The hearing of the writ petition represents the first serious opportunity for the Act to be formally reviewed. According to Sharma, “No one was consulted. Though they formed the committee of experts, they did not take any of the recommendations that the committee of experts made…They issued a party whip and within a few hours passed the law.” If the Court declines the opportunity to assert its previous ruling, beyond civil disobedience, there will be few opportunities left to challenge the Act’s amnesty provisions.  

Despite the legal principles at stake, arguments concerning the utility of amnesty for Nepal’s political stability remain powerful within the wider discourse. A return to violence is, however, unlikely.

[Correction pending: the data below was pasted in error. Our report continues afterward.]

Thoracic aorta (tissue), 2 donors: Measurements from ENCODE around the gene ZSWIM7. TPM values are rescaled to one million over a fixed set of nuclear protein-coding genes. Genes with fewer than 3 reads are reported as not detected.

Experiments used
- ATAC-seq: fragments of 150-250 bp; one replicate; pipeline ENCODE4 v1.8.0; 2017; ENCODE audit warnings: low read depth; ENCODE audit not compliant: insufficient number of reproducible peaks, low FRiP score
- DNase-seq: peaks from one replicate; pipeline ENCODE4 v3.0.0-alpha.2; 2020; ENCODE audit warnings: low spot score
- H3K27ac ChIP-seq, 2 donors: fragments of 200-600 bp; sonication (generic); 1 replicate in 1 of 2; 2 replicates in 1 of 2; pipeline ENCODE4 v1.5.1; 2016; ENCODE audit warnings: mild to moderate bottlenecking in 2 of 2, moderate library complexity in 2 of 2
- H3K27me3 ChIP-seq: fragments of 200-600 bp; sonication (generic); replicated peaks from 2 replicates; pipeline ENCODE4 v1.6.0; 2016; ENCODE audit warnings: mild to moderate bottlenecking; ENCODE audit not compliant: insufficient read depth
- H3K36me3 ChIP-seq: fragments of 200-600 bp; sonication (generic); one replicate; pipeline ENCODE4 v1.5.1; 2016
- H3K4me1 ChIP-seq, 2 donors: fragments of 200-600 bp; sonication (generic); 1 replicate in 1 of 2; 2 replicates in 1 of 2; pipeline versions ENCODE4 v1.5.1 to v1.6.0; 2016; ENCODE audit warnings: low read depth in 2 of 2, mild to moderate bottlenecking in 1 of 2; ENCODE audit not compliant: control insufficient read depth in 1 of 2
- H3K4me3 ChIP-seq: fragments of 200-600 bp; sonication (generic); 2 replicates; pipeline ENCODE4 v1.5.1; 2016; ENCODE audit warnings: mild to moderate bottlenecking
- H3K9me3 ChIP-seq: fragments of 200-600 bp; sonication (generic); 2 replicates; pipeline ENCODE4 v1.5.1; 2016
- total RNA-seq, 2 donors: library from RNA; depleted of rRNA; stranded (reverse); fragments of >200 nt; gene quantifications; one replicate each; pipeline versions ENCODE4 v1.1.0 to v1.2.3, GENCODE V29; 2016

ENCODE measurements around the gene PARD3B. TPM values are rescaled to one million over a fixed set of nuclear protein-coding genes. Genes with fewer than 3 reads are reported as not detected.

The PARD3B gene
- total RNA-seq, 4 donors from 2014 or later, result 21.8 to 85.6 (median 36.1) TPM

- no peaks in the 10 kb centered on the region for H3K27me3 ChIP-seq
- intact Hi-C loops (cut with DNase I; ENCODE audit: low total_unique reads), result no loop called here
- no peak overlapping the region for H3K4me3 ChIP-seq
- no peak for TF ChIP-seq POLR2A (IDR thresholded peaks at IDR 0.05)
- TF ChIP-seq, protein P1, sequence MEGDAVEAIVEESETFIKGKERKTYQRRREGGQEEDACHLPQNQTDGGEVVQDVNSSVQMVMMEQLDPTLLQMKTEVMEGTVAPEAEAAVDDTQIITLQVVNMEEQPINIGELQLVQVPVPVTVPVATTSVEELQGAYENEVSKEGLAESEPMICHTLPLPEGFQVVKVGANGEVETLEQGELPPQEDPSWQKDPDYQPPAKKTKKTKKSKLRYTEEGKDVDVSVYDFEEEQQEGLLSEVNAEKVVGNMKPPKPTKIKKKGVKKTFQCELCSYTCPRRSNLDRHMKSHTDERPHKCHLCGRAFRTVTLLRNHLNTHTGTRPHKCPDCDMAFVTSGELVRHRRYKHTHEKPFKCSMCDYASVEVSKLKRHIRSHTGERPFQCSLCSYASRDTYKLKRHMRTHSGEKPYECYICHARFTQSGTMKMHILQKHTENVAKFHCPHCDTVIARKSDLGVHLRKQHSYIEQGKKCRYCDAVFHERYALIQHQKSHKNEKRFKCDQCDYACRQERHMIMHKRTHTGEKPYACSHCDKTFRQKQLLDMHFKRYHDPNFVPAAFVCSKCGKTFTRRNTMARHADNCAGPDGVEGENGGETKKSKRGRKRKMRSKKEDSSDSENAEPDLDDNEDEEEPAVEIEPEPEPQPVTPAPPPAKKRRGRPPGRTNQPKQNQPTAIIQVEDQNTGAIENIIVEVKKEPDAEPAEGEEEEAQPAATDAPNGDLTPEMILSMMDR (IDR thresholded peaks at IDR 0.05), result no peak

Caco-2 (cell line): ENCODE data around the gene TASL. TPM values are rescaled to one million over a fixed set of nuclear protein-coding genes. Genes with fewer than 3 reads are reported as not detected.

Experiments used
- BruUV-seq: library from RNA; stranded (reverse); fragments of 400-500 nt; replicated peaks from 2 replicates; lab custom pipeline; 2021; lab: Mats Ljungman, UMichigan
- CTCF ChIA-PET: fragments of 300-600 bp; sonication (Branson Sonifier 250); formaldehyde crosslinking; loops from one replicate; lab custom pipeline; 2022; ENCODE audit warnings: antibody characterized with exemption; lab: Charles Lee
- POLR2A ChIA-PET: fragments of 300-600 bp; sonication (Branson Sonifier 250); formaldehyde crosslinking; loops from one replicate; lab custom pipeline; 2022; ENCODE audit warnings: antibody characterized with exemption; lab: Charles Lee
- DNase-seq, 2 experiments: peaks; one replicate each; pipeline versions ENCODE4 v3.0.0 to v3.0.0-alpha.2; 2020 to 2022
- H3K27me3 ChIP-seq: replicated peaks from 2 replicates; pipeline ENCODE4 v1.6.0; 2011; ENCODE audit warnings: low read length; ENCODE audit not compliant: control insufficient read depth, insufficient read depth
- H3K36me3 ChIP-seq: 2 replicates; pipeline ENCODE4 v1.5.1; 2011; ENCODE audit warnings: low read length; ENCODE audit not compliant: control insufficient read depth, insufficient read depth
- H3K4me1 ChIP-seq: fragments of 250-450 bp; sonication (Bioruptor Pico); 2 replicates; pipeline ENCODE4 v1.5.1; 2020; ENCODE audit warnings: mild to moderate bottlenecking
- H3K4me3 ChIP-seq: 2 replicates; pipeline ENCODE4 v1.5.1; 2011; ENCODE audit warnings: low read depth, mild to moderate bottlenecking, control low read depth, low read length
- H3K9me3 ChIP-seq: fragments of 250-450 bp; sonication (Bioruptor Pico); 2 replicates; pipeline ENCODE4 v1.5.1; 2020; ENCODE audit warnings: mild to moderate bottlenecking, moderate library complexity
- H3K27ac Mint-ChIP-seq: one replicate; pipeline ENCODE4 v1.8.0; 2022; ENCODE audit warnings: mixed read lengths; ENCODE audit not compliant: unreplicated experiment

While the strength, composition and political muscle of the armed forces is pivotal to the prospect of prosecution in states emerging from internecine war, eight years after the signing of the Comprehensive Peace Agreement, the Nepal Army is an integrated, largely depoliticized force. Though in the past the Army has thwarted investigations and promoted members implicated in a range of excesses, its credibility is dependent on its adherence to civilian authority. Ramesh Nath Pandey, former foreign minister under King Gyanendra dismisses talk of the Army acting to undermine the people’s mandate as absurd: “Are they the civilian masters? They are not. Do they make the law? No they do not. Who makes the law? Politicians.” The lessons of the 2006 Jana Andolan — during which the direct rule of the monarch was overthrown and authority of the armed forces transferred to the parliament — are unlikely to be forgotten.